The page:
An instructional school bond is a type of surety bond. Many states require schools to acquire these bonds to ensure their academic institutions faithfully fulfill contracts and agreements.
Colleges and private schools often handle large financial transactions and are required to abide by strict regulations. If you’re a dean, private school board member, another college leader, or on your state’s Board of Regents, you may have heard of this type of bond. It’s vital to understand its importance – both for your institution and your students. It may offer the protection needed if the unexpected happens.
How do instructional school bonds work?
Also known as private school bonds, instructional school bonds can help protect students and states from schools that violate laws or regulations. If a school breaks the bond contract in any way, someone can make a claim on the bond.
For example, let’s say you’re a college leader, and you learn that the school you work for mishandled a student’s financial aid. The student could file a claim on your school’s bond. If the court upholds the claim, the bond may compensate the student for their losses – up the bond’s value.
Like other types of surety bonds, a private school bond is a contract between three different parties:
- Surety: The party that issues the bond to the principal
- Principal: The person or company responsible for fulfilling the obligations listed in the contract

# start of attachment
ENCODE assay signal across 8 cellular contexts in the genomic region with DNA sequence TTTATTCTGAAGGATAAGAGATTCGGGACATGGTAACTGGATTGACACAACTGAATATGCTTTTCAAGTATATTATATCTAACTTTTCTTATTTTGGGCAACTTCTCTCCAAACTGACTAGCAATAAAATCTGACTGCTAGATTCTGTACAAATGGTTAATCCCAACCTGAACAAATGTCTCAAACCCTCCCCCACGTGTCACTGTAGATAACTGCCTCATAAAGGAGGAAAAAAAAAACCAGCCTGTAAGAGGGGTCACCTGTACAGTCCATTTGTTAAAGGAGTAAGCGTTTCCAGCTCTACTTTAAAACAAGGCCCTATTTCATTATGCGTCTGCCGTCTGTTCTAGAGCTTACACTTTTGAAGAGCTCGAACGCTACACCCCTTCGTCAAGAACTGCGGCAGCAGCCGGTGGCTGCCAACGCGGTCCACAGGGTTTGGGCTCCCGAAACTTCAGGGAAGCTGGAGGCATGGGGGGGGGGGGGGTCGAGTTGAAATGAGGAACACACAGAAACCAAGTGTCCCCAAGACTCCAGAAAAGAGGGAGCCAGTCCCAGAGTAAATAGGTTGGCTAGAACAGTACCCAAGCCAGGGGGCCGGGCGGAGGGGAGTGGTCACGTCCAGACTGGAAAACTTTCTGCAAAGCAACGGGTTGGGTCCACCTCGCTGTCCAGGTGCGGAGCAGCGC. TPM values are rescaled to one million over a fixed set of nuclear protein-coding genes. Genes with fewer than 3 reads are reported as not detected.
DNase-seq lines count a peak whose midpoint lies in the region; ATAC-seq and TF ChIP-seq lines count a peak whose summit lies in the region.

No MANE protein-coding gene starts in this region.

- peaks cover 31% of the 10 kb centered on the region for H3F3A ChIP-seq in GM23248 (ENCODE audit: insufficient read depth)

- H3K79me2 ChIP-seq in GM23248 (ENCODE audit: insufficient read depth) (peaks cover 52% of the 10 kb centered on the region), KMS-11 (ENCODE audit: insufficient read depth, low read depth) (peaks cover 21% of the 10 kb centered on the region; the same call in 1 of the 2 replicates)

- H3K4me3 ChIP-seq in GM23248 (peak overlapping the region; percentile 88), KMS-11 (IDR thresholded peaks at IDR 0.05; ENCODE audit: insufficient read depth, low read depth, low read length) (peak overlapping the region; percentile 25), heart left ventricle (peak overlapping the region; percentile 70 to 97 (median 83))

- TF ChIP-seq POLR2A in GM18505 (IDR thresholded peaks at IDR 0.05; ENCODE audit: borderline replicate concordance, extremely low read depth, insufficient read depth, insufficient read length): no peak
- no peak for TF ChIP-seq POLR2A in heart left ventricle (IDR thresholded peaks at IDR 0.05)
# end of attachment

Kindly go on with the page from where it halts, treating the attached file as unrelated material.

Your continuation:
- Obligee: The party requiring the principal to obtain a surety bond
Instructional school bonds are payable to each school’s respective state as a form of financial responsibility. To maintain compliance, bonds must be renewed every year or two.
Who is required to put up an instructional school bond?
States typically only require privately held institutions and instructional schools to obtain this type of bond. Here are some common examples of institutions that must become licensed and authorized before enrolling students.
- Schools of religious study
- Non-degree granting vocational schools
- Driver educational schools
- Barbering and cosmetology schools
- Graduate schools such as medical, physical therapy, and chiropractic schools
- Real estate and appraisal educators
What is the required bond amount, and how much will it cost?
That depends. Required bond amounts vary by state. However, the cost is typically 1% of the total bond amount. For example, the State of Iowa may require a bond amount of $50,000, so the premium for the bond would be $500.
Oregon calculates the bond amount quite differently. The bond penalty would be equal to or less than the annual rolling average of prepaid tuition held by the school.
Since requirements vary by state, we encourage you to talk to the obligee involved in the case. Also speak with your surety representative to ensure you’re providing a bond for the correct amount.
Which states require instructional school bonds?
Almost every state requires some form of this bond. The main difference between states is the scope of education necessary to put up the bond. For instance, Ohio only mandates this type of bond for cosmetology, barber, and driving schools.
How to Obtain an Instructional School Bond
ZipBonds.com is a leading surety agency providing bonds in all 48 mainland states. You can email us at firstname.lastname@example.org to acquire this bond quickly. Getting a quote is free and easy. A surety bond representative can answer any questions you have about the bond type or process.
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